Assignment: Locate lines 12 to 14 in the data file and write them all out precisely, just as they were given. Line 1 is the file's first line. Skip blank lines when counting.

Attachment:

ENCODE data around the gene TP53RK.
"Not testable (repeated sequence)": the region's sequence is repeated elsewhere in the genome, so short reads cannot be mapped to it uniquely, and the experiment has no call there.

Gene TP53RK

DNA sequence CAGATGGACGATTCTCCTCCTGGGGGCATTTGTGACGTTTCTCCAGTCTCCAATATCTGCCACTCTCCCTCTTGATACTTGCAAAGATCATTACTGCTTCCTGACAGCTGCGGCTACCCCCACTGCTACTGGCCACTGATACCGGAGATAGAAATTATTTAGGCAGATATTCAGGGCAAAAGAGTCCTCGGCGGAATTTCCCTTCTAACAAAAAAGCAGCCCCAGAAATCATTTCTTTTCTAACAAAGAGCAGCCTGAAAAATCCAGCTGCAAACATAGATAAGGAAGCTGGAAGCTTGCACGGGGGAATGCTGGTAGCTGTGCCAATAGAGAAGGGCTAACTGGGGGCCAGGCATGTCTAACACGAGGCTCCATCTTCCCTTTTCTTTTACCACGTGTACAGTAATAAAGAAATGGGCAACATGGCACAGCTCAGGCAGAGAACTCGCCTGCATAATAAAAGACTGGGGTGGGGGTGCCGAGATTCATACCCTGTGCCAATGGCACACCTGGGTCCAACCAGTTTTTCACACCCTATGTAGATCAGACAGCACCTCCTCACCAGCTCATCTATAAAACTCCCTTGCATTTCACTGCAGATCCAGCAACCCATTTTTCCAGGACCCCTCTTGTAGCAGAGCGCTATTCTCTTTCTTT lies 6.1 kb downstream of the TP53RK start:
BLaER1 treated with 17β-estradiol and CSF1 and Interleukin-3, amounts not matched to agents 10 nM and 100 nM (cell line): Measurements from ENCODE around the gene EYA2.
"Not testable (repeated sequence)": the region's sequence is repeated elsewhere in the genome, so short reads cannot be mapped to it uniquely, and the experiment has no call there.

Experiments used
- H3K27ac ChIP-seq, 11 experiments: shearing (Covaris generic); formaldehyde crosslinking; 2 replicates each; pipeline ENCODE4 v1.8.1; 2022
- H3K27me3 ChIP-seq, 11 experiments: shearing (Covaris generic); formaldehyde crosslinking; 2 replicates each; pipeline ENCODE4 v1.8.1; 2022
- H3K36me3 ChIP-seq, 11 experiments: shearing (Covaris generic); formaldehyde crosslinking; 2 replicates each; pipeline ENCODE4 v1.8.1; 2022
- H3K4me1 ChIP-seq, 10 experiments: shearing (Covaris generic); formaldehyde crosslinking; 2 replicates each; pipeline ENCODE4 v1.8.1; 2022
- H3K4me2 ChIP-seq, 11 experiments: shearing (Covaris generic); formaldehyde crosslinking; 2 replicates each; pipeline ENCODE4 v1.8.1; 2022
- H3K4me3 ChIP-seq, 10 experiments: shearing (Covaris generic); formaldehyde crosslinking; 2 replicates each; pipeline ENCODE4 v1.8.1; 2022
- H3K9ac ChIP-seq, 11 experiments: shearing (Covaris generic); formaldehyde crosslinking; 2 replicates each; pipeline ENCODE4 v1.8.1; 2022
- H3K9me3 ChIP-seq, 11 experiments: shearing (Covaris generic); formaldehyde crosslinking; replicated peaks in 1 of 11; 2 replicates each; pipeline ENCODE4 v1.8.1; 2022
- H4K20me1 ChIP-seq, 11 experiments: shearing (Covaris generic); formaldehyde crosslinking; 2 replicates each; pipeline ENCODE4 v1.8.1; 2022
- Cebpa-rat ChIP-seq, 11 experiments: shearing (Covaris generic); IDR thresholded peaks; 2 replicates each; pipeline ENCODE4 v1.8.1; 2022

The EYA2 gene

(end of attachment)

- H3K4me2 ChIP-seq, 11 experiments: shearing (Covaris generic); formaldehyde crosslinking; 2 replicates each; pipeline ENCODE4 v1.8.1; 2022
- H3K4me3 ChIP-seq, 10 experiments: shearing (Covaris generic); formaldehyde crosslinking; 2 replicates each; pipeline ENCODE4 v1.8.1; 2022
- H3K9ac ChIP-seq, 11 experiments: shearing (Covaris generic); formaldehyde crosslinking; 2 replicates each; pipeline ENCODE4 v1.8.1; 2022